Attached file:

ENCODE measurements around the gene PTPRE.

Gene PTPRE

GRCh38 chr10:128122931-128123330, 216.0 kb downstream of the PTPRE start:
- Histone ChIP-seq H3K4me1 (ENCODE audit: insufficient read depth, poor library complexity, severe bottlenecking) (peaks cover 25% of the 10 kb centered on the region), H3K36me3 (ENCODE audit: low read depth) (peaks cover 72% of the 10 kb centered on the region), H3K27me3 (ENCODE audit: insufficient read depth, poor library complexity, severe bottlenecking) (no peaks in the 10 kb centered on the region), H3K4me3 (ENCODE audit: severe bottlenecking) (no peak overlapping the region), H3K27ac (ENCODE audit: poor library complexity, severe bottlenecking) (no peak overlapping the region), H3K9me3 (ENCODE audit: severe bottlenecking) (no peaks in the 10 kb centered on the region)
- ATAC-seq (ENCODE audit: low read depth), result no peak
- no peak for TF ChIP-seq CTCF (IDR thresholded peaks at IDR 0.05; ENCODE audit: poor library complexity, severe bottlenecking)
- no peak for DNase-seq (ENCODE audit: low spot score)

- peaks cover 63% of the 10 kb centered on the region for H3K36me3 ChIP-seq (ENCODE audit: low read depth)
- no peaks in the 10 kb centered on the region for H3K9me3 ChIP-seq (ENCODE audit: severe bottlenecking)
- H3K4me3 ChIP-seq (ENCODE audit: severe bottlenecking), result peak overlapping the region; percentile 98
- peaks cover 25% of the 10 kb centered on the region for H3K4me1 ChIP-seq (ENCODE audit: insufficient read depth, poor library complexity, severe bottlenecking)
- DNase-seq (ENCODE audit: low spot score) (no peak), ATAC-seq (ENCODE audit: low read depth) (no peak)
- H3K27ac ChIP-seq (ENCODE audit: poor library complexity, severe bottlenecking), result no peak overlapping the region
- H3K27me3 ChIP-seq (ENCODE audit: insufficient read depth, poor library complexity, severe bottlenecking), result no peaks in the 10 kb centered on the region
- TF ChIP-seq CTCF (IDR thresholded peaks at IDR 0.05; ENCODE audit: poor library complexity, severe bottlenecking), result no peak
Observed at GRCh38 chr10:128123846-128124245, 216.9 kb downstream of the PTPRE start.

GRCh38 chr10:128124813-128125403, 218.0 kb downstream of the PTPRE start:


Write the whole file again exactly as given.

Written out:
ENCODE measurements around the gene PTPRE.

Gene PTPRE

GRCh38 chr10:128122931-128123330, 216.0 kb downstream of the PTPRE start:
- Histone ChIP-seq H3K4me1 (ENCODE audit: insufficient read depth, poor library complexity, severe bottlenecking) (peaks cover 25% of the 10 kb centered on the region), H3K36me3 (ENCODE audit: low read depth) (peaks cover 72% of the 10 kb centered on the region), H3K27me3 (ENCODE audit: insufficient read depth, poor library complexity, severe bottlenecking) (no peaks in the 10 kb centered on the region), H3K4me3 (ENCODE audit: severe bottlenecking) (no peak overlapping the region), H3K27ac (ENCODE audit: poor library complexity, severe bottlenecking) (no peak overlapping the region), H3K9me3 (ENCODE audit: severe bottlenecking) (no peaks in the 10 kb centered on the region)
- ATAC-seq (ENCODE audit: low read depth), result no peak
- no peak for TF ChIP-seq CTCF (IDR thresholded peaks at IDR 0.05; ENCODE audit: poor library complexity, severe bottlenecking)
- no peak for DNase-seq (ENCODE audit: low spot score)

- peaks cover 63% of the 10 kb centered on the region for H3K36me3 ChIP-seq (ENCODE audit: low read depth)
- no peaks in the 10 kb centered on the region for H3K9me3 ChIP-seq (ENCODE audit: severe bottlenecking)
- H3K4me3 ChIP-seq (ENCODE audit: severe bottlenecking), result peak overlapping the region; percentile 98
- peaks cover 25% of the 10 kb centered on the region for H3K4me1 ChIP-seq (ENCODE audit: insufficient read depth, poor library complexity, severe bottlenecking)
- DNase-seq (ENCODE audit: low spot score) (no peak), ATAC-seq (ENCODE audit: low read depth) (no peak)
- H3K27ac ChIP-seq (ENCODE audit: poor library complexity, severe bottlenecking), result no peak overlapping the region
- H3K27me3 ChIP-seq (ENCODE audit: insufficient read depth, poor library complexity, severe bottlenecking), result no peaks in the 10 kb centered on the region
- TF ChIP-seq CTCF (IDR thresholded peaks at IDR 0.05; ENCODE audit: poor library complexity, severe bottlenecking), result no peak
Observed at GRCh38 chr10:128123846-128124245, 216.9 kb downstream of the PTPRE start.

GRCh38 chr10:128124813-128125403, 218.0 kb downstream of the PTPRE start: